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ment requires attention. Intuitively, providing students with frequent opportunities to think divergently and critically should have a positive influence on cognitive development and achievement. How else can students learn to attack and grapple with authentic problems and situations? Where will they learn how to think divergently and how to'strategize if educators do not facilitate that type of cognitive growth in the classroom?
The Study

During the 2001 to 2007 school years, we collected data from 98 certified teachers in grades 3-12 in. 13 schools in New York and New Jersey on the frequency with which teachers asked productive (higher order) questions and reproductive (lower order) questions. The majority of teachers observed, 60/98, had four or more years of teaching experience (experienced); and the remaining 38/98 teachers had fewer than four years of experience (novice). The total number of questions observed and categorized was 2,363. We were aware of the role that context played in ' categorizing a question as productive or reproductive and took that into account when collecting and analyzing the data.

The results indicated that even 30 years after warnings by research-

ers, as well as formal coursework in teacher education programs, the majority of teacher questions, 76%, remained reproductive. The data suggested a difference between the frequency of productive questions asked by experienced teachers and novice teachers. Productive questions accounted for 32% of the total questions asked by experienced teachers and 15% of the total questions asked by novice teachers. We used the non-parametric Chi-square to measure the difference in the frequency that novice and experienced teachers asked productive and reproductive questions. 'The differences were statistically significant. Thisfindingmay seem counterintuitive to those who prepare pre-service teachers, because every teaching methods book has a section on effective questioning techniques. Nonetheless, our statistics revealed that novice teachers in our sample asked significantly fewer productive questions. Readers piay jump to the conclusion that experienced teachers do a much better job of asking productive questions. However, as educators, we must ask ourselves: Is 32% an acceptable percentage of productive questions? Readers also must be cognizant that students are highly unlikely to have all experienced teachers during their school careers. Therefore, the questioning pattei'n experienced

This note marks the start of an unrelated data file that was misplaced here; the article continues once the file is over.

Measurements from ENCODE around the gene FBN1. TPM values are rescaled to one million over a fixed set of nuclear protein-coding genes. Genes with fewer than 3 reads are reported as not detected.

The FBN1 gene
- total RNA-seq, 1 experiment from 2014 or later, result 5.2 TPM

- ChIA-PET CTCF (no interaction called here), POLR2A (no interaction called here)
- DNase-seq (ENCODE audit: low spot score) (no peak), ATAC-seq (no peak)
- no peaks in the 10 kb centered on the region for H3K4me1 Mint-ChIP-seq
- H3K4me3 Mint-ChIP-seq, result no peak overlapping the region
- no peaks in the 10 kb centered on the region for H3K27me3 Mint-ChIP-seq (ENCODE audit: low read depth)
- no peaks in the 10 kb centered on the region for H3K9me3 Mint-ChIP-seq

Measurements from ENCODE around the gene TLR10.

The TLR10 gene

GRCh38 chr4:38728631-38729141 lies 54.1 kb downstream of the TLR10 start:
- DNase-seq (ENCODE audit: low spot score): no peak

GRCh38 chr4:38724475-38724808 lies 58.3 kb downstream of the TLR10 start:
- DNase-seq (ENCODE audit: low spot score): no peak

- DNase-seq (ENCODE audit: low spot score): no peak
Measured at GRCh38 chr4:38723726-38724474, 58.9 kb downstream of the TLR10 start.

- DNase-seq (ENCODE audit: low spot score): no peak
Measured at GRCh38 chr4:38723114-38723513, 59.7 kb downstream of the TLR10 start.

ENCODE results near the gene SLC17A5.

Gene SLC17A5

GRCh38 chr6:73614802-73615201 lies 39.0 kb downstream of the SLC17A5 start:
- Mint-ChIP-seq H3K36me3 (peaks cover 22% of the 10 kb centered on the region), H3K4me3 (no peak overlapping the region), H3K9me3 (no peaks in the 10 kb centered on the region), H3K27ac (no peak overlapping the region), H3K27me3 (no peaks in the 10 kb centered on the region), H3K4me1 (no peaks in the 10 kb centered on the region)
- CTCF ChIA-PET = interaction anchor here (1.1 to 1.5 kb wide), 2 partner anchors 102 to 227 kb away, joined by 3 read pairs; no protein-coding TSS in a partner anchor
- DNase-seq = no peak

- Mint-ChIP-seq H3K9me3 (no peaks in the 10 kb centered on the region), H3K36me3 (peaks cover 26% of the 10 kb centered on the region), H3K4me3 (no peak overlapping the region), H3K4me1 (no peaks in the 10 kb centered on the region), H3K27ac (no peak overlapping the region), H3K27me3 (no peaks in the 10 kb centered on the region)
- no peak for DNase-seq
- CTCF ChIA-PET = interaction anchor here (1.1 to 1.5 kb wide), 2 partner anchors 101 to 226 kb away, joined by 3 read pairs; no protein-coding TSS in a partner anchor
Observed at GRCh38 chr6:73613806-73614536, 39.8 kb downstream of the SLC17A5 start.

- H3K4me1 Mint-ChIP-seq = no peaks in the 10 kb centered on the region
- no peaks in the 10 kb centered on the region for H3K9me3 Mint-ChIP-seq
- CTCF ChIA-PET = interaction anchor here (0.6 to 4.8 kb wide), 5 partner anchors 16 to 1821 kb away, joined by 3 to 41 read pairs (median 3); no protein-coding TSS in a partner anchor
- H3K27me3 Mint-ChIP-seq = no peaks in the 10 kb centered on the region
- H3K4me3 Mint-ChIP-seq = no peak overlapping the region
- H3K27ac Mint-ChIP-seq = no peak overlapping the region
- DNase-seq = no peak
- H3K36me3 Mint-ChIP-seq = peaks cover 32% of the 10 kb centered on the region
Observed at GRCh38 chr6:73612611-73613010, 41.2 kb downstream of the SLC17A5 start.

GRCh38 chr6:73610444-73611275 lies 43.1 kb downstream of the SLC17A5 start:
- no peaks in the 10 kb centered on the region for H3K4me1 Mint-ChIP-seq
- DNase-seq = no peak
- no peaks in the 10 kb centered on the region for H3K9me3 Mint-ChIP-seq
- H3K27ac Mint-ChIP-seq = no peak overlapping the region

Questioning the Questions

by most students reflects a mix of novice and experienced teachers.

Improving Practice

The knowledge base regarding the influence and effect of productive questions on student achievement suggests that the intervention is a positive one. Unfortunately, the results of this study and others before it suggested that teachers do not take full advantage of questioning's potential. The obvious solution to this problem is for teachers to ask more productive questions during their lessons. But how should school leaders and others who support and prepare teachers foster that practice? Perhaps educators need to look at a profession that relies on questioningthe law profession is built upon strategic questioning. Both lawyers and. teachers are more successful in their respective professions when they ask quality questions. Lawyers ask questions either to.elicit information that assists them in the representation of their clients or to prevent the revelation of information that is adverse to the interests of their clients. While lawyers ask primarily reproductive questions, the point is that they prepareprior to entering the courtroomthe questions they are going to ask. Lawyers enter the courtroom with a questioning strategy, aimed at achieving a goal. The practice of